Yes. Most states allow you to opt out of donating organs and tissue for medical research and may allow you to opt out of donating specific organs or tissues for transplantation as well. They may also allow you to set additional conditions, such as that your donated tissue may be used only for life-saving or reconstructive purposes or that your organs and tissue can only be distributed in the United States.
If I document my organ and tissue donation preferences, will my wishes be honored?
Each state has highly specific laws and requirements for organ donation. Even if you carry a donor card, obtain an "organ donor" designation on your driver’s license, and state your preferences in advance health care directives, your preferences may still be ignored. For example, your state may also require the consent of the closest relative before organ and tissue donation may proceed. Therefore, it is important to thoroughly research your state’s laws for organ donation and to make certain your family supports your wishes.
Should my family know about my decision?
By all means, discuss your decision to become an organ donor with your family; in fact, some states even require family consent in accepting a new organ or tissue donor. Make your family aware that none of them will incur the cost of an organ and tissue donation. It is probably wise to designate a relative to serve as your advocate for donation at the time of your death.
How is a potential organ recipient identified?
The United Network for Organ Sharing (UNOS) maintains a national, computerized list of candidates for transplant. Medical compatibility (i.e. tissue type and blood type match), time on the waiting list, medical urgency, and geographic location are used to identify the most suitable donation recipients. For more information on organ donation allocation, see Transplant Living, a website operated by UNOS.
Will organ donation affect my family's disposition or remembrance event plans?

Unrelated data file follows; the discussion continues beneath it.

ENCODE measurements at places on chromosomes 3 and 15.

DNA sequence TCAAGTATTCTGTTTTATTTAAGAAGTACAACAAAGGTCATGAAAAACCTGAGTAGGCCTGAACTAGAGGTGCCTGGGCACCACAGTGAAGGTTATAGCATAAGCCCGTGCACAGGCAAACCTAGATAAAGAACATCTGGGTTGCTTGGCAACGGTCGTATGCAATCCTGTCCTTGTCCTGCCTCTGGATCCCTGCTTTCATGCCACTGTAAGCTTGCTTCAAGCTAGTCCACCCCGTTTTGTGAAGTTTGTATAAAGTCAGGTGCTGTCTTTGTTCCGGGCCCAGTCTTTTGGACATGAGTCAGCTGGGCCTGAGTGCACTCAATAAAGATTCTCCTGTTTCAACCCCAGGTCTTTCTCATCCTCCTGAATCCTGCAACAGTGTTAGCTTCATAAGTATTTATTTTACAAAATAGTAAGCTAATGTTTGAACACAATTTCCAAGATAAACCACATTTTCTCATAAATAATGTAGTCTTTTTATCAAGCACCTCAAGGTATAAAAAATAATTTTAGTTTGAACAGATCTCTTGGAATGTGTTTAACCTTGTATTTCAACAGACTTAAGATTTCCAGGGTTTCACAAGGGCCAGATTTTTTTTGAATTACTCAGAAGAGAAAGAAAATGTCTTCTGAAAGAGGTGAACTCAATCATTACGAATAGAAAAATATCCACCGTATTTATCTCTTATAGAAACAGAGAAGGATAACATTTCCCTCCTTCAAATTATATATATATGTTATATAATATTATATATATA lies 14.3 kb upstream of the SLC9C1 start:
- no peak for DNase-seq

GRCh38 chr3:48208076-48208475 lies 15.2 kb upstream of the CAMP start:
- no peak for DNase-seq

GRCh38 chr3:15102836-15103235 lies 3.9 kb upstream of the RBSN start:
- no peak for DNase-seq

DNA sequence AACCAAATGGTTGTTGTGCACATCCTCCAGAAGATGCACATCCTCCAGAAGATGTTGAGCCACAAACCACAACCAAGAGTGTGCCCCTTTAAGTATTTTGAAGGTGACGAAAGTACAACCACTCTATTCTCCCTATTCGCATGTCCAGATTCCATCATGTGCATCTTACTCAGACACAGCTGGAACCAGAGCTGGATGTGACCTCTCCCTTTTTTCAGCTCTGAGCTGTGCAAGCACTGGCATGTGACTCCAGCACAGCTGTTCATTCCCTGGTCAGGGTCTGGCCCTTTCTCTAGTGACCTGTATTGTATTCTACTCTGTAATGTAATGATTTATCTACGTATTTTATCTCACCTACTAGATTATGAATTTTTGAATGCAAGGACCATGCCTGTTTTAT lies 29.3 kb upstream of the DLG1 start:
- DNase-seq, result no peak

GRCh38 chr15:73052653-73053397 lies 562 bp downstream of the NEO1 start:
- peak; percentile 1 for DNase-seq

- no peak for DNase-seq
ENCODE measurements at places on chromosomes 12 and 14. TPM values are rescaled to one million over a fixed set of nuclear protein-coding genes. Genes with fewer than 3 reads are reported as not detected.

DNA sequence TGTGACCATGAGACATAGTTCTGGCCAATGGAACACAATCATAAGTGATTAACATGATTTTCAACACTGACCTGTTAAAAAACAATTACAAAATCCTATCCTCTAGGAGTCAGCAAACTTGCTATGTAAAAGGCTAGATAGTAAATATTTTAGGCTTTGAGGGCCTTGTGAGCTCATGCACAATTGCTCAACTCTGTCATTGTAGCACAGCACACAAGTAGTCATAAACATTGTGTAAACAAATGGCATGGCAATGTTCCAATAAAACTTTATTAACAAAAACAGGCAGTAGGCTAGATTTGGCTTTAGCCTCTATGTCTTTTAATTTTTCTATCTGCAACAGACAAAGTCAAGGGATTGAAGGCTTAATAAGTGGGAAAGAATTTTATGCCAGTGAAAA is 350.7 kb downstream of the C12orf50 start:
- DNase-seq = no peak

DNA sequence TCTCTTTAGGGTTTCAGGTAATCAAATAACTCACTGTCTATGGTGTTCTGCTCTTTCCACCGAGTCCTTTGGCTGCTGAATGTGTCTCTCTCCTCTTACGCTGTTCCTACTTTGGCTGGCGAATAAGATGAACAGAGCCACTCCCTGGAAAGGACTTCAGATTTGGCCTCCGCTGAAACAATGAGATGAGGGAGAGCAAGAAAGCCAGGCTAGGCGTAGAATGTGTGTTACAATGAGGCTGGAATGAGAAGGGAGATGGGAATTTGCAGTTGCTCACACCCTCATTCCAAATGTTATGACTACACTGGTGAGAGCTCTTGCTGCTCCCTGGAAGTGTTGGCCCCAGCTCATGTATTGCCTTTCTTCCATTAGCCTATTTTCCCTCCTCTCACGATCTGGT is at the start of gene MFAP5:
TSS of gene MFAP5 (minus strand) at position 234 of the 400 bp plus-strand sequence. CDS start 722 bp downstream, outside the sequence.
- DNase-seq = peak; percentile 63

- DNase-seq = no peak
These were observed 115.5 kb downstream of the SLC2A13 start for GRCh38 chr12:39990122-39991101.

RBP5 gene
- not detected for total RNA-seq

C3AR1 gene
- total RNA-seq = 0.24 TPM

You can still hold a viewing of a body that has undergone organ donation. The procedure will leave a scar, like any surgery. Your family will still be able to hold a ceremony of their choosing, whether that be a home funeral, cremation, or natural burial.
How do I donate my body to science?
If you choose to donate your entire body to science or medical research, contact a nearby medical research facility, such as a university medical school. Every facility has different requirements and donation timelines, so you will want to look into this as early as possible. You can also make arrangements to donate your body for medical research and training through a body donation organization.
When planning whole body donation, be sure to discuss any plans you may also have for organ and tissue donation. If you intend to donate organs and tissue upon your death, you most likely will not be eligible to also donate your body to a medical research facility. As with organ and tissue donation, you should document your plans for whole body donation in your advance health care directives, and inform your family of your decision. These steps will help to ensure that your donations are conducted in best accordance with your wishes.